Senior rider Andrew Calder is fit and raring to go as he eases back into life in the New Zealand racing environment after riding successfully in Macau for the last six years.
With wife Natasha and twin boys Jax and Tye, he recently returned to Pukekohe in New Zealand and is keen to re-establish himself among the elite jockey ranks after enjoying a lucrative time abroad.
Successful at G1 level on five occasions and with more than 200 winners to his credit, Calder was a sought-after commodity in Macau after first venturing there during the 2011-12 racing season. “I had been doing well in New Zealand, but I was keen on a change of scenery when the Macau opportunity came along,” he said.
“A couple of my riding mates in Aaron Spiteri and Matt Pumpa were riding up there and they encouraged me to go and have a look around.
“Paddy Busuttin was training up there at the time, and he gave me a ride on a horse called Imabayboy in the Macau Guineas. We won it and then backed up by winning the Macau Derby as well. That was a great introduction after which I successfully applied for a three-month licence and things snowballed from there.”
Calder admits that, despite that instant success, he did struggle to adapt to the local riding environment and the nature of Macau’s Taipa racecourse. “I found I had to adapt my style pretty quickly once I started riding regularly as the pattern of the races and the track itself were quite different to what I was used to in New Zealand,” he said.
“The Taipa track is quite a forgiving surface and it lends itself well to horses that race on the pace. In most races. you would have several horses that would tear their way to the front with all guns blazing.
“I found myself sitting back early on and waiting for them to come back to me, but that didn’t really happen as the leaders just weren’t stopping. I found I had to be a lot more aggressive than you would normally be and put your mount in the race as early as possible.
“Once I got used to that pattern, I started to ride winners on a regular basis and went from strength to strength. I ended up riding for several of the more powerful stables, which was a real boost throughout my time there.”
Calder also enjoyed a number of the other benefits associated with having racing based around the island’s single venue.
“Because they only race at the Taipa track it meant I didn’t have to travel any distance to ride, which is one of the tougher aspects of the New Zealand scene,” he said. “That was a major cost-saving and, combined with the ability to earn a good living due to the prizemoney on offer, it was a worthwhile exercise.
“You are paid the equivalent of NZ$180 per ride and you also receive ten per cent of the stake for a winner or five per cent for finishing second or third. With the success that I had, we were able to save quite well, which certainly helps as we look to establish ourselves back home now.”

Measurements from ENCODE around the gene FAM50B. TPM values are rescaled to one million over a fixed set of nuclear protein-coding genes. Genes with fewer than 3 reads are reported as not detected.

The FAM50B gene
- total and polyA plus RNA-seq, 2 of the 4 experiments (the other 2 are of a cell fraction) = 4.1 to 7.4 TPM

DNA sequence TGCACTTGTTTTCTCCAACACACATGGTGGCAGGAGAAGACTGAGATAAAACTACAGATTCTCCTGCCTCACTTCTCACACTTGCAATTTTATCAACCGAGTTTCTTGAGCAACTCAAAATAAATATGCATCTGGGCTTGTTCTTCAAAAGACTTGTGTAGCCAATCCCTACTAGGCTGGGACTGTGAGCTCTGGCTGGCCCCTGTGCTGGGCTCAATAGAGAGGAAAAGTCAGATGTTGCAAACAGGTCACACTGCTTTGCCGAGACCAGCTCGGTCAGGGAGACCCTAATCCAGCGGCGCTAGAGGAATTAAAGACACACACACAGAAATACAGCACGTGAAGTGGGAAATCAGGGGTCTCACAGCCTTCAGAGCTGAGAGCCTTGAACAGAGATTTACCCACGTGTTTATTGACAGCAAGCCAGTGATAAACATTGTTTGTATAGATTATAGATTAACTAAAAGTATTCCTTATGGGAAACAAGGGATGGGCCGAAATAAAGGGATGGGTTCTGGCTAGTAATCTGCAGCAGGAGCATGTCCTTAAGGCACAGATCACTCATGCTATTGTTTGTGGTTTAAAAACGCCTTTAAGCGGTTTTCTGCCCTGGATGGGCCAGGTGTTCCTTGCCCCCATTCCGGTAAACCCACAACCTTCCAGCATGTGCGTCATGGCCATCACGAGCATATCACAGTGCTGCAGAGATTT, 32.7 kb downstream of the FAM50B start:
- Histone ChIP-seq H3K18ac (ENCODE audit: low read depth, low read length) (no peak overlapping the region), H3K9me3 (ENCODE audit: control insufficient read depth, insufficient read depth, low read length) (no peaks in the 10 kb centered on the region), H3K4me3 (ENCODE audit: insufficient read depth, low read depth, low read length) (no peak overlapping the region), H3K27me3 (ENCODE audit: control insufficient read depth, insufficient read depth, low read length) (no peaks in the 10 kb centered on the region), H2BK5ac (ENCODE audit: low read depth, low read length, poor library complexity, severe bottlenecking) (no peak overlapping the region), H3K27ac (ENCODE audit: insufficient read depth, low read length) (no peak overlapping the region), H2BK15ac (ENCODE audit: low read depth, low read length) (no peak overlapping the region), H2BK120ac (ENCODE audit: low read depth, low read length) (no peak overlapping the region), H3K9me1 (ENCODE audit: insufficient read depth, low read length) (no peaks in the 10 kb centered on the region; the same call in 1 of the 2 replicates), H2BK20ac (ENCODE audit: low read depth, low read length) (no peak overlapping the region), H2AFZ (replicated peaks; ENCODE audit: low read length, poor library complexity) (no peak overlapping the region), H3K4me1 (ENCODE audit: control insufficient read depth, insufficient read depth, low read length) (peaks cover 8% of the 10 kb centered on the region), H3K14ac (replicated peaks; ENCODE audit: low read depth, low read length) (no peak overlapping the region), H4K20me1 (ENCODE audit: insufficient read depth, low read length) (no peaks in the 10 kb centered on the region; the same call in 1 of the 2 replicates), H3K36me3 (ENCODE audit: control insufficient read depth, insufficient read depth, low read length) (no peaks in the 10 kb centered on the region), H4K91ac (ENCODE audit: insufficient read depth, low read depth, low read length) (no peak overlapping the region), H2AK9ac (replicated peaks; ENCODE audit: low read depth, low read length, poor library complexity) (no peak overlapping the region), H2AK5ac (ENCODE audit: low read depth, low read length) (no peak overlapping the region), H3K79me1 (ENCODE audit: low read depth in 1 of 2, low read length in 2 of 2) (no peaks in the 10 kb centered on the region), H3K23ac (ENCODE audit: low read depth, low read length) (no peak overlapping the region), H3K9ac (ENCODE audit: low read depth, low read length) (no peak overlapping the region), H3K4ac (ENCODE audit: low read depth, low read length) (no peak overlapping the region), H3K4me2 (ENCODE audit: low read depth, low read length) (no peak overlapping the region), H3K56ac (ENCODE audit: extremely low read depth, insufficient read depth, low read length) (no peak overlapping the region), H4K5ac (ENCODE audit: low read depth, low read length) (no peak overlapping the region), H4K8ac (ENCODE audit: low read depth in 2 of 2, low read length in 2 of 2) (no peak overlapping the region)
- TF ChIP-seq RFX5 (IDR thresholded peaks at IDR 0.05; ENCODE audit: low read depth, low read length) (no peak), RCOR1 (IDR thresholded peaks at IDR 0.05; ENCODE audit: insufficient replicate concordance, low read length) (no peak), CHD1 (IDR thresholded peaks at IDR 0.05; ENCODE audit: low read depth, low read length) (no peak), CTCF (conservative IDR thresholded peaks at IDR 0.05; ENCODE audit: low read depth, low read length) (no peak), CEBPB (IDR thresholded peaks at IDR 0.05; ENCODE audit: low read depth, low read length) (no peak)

While Calder enjoyed his time in Macau, he is also mindful that the local racing industry there is not in the shape it once was, with some immediate action required to boost its sagging fortunes.
“When I first started riding there was a pool of around about 800 horses in work with plenty of owners and things were trucking along nicely,” he said.
“I think at last count the horse population had declined to around 320-odd, and several of the major owners who had large strings of horses have left the industry.
“That has seen the popularity of the sport drop, which meant betting turnover fell. With fewer horses available they have had to cut back on the number of meetings they run, so it has been a bit of a downward spiral all around.
“The big boost has been that the club that manages and operates the venue has renewed the lease on the property with the Macau government for another 24 years, so they now have some breathing space to try and turn things around.
“In a lot of ways, the decline in popularity probably mirrors what has happened elsewhere, so it is not a problem that is just confined to New Zealand, which has its own difficulties at the moment.”
Now that he is back, Calder is looking to re-establish himself in the local riding ranks over the winter months, with his focus firmly set on being at his peak when the lucrative spring and summer racing period arrives. “I’m not really in a mad rush to get back into it, but I’d just like people to know I’m here and available,” he said.
“My weight is good and I can comfortably ride around the 53-54kg mark, which hopefully is attractive for trainers who might want to put me on.
“I want to be back into full swing for the start of spring so, although the winter months can be a drag at times, I’m really looking forward to riding winners and to seeing what opportunities can come from that.”